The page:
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| With: Bill Hicks, Dwight Slade, Kevin Booth, John Farneti, Lynn Hicks, Mary Hicks, Steve Hicks, Andy Huggins, David Johndrow, James Ladmirault |
| Written by: n/a |
| Directed by: Matt Harlock, Paul Thomas |
| MPAA Rating: Not Rated |
| Running Time: 101 |
| Date: 23/10/2009 |
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American: The Bill Hicks Story (2011)
The Imagination of Ourselves
By Jeffrey M. Anderson Bill Hicks (1961-1994) may be the greatest American comedian of all time, but that doesn't necessarily mean that American is the greatest documentary about a comedian. The main problem is that the very best footage you're ever going to see on Hicks is onstage. His offscreen life wasn't nearly as dynamic. He lived to the age of 32 before dying of pancreatic cancer. He was never married, never had kids, and romance doesn't seem to have been much of a big deal in his life. He became an alcoholic, sobered up, and kept smoking cigarettes. He had many of the same friends his whole life. The two big turning points in his life appear to have been a mushroom trip and a visit to England.
It doesn't help that the new documentary avoids many of these topics. It never mentions Hicks' fiancée, or the fact that he was friends with the equally incendiary comedian Sam Kinison (who died in 1992), or that Denis Leary reportedly borrowed Hicks' material for his own act. Directed by Matt Harlock and Paul Thomas, American spends most of its running time coming up with animated collages of old photos to accompany the spoken interviews from Hicks' family and friends. Thankfully there are some clips of Hicks at work, on stage, but not nearly enough. The movie leaves you wanting more. Much more.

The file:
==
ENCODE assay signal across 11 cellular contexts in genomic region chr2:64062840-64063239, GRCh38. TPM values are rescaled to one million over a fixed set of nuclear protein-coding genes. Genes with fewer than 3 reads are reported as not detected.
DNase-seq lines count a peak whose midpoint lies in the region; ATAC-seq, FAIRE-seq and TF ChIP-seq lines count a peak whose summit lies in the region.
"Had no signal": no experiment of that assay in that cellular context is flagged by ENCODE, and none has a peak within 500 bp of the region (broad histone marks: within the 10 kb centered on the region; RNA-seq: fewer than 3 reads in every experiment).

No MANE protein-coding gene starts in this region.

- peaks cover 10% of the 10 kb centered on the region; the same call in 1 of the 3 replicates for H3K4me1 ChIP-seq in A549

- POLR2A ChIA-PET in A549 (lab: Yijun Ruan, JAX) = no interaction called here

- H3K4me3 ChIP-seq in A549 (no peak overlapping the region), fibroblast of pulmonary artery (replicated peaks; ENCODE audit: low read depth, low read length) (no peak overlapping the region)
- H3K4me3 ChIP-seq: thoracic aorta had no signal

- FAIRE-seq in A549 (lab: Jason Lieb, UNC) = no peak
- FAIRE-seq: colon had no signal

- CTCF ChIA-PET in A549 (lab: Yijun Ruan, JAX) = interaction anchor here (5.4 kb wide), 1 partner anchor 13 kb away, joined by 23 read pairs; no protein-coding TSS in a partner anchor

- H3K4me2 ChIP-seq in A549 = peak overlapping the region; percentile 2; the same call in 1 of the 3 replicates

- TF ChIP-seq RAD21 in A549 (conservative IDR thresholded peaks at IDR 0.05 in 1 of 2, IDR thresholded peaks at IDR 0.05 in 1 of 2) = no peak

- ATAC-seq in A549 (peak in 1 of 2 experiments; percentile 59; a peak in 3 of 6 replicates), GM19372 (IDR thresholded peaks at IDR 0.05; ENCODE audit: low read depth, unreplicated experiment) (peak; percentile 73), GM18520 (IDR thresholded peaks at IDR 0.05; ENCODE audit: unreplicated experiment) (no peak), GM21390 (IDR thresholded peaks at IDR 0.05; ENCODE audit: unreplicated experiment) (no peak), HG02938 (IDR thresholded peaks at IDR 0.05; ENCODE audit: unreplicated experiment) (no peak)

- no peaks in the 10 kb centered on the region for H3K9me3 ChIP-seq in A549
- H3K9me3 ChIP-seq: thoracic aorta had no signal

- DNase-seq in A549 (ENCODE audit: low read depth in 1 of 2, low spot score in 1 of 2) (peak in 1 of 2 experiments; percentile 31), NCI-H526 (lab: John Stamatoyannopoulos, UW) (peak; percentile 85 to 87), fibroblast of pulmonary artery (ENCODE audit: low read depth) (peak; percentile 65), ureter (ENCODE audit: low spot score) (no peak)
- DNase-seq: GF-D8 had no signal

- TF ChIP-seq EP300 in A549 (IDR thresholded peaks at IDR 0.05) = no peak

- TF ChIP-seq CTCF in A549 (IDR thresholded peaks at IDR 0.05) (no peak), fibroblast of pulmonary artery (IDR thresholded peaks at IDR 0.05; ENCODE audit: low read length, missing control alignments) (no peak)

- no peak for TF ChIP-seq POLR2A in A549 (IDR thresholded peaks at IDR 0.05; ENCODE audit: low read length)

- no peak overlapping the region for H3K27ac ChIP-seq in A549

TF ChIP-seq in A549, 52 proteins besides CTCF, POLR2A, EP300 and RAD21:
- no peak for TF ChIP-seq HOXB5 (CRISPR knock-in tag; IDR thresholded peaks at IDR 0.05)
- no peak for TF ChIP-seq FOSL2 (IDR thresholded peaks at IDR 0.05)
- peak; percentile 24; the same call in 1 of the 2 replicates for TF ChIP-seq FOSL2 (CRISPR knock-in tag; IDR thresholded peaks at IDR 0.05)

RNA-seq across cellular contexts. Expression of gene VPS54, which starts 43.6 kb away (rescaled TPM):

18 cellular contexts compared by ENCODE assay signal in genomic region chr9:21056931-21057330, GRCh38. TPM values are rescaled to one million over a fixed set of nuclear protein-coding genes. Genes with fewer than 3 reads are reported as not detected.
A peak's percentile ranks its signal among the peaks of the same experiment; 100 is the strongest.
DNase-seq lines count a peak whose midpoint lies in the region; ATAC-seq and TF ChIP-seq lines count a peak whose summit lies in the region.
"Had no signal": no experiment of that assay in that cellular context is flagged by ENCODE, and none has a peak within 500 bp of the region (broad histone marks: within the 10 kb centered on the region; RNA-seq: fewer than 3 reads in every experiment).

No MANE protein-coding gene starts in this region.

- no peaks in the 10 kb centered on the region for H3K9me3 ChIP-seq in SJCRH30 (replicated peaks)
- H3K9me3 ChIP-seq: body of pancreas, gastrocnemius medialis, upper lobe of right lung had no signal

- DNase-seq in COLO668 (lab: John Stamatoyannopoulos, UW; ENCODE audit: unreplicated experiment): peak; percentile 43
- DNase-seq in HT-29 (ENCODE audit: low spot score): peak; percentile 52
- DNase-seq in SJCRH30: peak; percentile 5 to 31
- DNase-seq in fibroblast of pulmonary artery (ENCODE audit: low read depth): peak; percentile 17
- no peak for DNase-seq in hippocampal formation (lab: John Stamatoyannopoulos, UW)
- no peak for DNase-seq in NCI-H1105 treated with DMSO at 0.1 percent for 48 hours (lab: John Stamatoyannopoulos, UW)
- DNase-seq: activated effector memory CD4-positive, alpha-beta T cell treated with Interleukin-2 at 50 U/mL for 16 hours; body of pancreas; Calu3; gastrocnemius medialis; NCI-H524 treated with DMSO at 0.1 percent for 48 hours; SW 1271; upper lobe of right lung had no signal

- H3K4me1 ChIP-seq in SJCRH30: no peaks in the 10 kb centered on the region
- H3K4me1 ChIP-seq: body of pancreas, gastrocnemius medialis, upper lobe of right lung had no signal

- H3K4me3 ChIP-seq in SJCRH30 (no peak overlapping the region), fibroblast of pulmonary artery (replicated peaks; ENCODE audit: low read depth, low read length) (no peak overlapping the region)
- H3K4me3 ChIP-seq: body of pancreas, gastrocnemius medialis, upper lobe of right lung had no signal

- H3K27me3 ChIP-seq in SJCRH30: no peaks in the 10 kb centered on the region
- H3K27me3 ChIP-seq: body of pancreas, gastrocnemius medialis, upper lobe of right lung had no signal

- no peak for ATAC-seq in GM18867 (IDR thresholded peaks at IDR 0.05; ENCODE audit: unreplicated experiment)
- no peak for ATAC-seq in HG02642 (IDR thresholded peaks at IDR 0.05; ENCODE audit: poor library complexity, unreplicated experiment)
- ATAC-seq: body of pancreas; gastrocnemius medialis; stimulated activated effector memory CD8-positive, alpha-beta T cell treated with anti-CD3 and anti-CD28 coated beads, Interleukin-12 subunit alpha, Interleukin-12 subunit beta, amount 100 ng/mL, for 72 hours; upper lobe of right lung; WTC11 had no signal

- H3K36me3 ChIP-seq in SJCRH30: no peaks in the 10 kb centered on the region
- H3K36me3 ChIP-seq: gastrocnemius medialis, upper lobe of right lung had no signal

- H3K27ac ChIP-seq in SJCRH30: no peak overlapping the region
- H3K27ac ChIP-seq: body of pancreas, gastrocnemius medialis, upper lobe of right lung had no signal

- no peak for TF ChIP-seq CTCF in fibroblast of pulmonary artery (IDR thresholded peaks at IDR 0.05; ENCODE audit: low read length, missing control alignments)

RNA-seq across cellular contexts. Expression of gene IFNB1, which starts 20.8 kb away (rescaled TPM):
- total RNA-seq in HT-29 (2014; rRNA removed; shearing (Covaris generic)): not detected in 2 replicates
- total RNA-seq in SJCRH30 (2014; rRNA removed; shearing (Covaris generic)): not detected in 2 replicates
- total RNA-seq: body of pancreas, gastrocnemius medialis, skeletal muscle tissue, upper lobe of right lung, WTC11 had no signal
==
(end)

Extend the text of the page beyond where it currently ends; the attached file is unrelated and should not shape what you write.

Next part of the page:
Still, that can be a good thing, given that Hicks still isn't much of a household name. He was more like a Lenny Bruce, a prophet, a poet, a preacher, than he was a personality that could be molded to a sitcom or a romantic comedy feature film. So American: The Bill Hicks Story makes a fairly good introduction to his work, and to just what it is that makes him great. He thrived on hypocrisy, and sometimes attacked hypocrisy buried so deep it wasn't even questioned anymore. Despite his anger and venom, he raged against money, rudeness, fear, and fakeness, and advocated truth and love. It would have been interesting to see how he aged, and how he took on the themes of life after marriage and children.
Hicks deserves a truly great documentary, but for now this one will do, and several of his concert videos (including Sane Man) and CDs and still available. Distributed by the BBC, the new American Blu-Ray is a two-disc set with lots of extras, including another movie-and-a-half's worth of interviews. Best of all is about 30 minutes of "rare" clips of Hicks onstage; the drawback is that each of these many short clips must be accessed one at a time (there's no "play all" option).